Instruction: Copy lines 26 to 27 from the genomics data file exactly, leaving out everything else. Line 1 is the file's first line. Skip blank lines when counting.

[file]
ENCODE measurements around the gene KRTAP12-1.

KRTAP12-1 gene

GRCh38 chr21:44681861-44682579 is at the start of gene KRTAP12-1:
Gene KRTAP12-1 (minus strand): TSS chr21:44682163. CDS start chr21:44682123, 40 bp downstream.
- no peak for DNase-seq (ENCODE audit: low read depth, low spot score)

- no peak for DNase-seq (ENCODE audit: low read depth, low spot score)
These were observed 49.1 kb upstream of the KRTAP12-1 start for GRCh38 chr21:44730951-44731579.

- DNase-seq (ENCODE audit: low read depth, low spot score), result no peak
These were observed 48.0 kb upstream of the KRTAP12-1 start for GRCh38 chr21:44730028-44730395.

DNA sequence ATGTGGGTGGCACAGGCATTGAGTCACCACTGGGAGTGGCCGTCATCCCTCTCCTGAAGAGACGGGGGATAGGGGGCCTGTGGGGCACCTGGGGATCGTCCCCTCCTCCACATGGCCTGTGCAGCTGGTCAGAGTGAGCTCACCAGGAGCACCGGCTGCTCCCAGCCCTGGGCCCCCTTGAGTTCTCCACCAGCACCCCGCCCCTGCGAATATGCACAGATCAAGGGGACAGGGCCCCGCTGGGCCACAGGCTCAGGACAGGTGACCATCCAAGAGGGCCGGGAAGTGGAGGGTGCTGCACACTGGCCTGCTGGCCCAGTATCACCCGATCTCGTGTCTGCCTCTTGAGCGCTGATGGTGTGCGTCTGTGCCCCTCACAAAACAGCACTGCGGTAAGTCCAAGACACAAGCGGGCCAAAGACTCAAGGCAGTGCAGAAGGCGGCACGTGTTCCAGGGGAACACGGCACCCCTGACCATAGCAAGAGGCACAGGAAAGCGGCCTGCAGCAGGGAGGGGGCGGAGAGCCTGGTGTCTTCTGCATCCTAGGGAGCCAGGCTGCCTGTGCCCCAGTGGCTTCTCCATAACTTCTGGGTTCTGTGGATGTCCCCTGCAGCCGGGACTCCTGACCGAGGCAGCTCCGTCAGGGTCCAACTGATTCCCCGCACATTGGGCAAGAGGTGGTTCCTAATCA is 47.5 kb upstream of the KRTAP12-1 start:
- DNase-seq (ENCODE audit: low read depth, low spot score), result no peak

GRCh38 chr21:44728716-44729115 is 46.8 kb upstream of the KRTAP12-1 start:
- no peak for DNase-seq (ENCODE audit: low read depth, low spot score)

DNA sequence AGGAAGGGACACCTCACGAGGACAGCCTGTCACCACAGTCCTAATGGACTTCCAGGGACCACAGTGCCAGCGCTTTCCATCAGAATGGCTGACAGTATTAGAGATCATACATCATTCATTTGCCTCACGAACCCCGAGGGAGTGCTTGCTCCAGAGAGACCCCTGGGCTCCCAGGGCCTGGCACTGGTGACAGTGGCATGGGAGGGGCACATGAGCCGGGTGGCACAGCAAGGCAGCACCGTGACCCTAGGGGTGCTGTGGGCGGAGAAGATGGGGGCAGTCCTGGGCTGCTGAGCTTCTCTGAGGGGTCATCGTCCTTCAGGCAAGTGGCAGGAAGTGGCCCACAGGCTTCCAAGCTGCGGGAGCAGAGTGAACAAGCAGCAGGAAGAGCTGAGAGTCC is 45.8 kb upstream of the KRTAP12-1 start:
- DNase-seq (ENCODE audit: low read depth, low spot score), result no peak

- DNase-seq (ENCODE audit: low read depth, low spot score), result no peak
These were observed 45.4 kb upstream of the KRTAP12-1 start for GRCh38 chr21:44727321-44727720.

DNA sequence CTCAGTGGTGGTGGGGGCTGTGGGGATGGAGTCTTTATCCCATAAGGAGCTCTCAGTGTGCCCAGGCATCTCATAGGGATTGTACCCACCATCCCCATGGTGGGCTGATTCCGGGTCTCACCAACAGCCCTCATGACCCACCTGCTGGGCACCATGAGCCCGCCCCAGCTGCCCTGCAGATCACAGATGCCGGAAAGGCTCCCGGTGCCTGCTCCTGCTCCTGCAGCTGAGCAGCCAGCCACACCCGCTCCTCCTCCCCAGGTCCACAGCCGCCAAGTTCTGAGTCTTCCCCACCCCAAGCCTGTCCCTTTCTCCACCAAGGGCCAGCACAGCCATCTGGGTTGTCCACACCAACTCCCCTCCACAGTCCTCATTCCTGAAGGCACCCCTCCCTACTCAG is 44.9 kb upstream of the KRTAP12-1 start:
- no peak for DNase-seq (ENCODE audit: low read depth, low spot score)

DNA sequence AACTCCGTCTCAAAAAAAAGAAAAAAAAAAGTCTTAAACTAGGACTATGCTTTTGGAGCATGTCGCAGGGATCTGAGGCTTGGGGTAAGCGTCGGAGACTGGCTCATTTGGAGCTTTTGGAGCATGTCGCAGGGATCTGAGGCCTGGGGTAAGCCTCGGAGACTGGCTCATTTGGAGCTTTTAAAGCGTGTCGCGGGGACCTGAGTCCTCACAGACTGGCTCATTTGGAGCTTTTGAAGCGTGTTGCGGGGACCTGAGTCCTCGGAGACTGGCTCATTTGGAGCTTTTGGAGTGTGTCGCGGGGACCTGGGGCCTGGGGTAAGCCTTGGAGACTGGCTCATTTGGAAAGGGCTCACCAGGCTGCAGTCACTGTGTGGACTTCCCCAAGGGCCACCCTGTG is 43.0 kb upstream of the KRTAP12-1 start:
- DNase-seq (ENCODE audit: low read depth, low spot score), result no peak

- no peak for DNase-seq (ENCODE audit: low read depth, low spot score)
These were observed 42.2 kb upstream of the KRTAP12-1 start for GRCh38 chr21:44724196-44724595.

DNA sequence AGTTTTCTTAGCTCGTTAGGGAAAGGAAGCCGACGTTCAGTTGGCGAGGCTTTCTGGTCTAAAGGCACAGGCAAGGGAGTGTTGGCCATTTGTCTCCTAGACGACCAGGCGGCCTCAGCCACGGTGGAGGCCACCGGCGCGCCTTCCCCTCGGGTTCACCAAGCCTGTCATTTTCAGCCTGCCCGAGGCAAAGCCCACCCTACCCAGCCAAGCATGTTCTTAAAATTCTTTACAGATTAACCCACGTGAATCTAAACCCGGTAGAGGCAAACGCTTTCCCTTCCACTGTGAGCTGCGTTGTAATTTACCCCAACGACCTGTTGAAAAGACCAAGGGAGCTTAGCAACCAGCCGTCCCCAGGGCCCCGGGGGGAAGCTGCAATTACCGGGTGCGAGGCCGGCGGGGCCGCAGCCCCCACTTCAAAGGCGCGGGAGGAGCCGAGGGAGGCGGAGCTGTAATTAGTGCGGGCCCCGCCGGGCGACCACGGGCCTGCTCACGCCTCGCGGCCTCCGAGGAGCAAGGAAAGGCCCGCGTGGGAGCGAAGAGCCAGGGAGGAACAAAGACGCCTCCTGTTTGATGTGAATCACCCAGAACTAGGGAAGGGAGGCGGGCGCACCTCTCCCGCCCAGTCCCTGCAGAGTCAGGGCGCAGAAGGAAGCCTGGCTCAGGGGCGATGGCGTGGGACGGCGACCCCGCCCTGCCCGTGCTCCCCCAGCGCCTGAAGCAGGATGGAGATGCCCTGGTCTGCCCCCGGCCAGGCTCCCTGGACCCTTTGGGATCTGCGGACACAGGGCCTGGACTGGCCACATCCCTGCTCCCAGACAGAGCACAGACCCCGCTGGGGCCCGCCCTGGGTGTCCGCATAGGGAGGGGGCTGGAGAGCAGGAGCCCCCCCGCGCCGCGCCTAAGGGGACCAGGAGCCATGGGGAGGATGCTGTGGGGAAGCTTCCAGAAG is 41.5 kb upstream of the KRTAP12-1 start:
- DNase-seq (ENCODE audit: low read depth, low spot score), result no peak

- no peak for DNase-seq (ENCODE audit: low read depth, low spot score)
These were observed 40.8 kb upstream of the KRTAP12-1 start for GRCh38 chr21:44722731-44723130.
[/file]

- no peak for DNase-seq (ENCODE audit: low read depth, low spot score)
These were observed 40.8 kb upstream of the KRTAP12-1 start for GRCh38 chr21:44722731-44723130.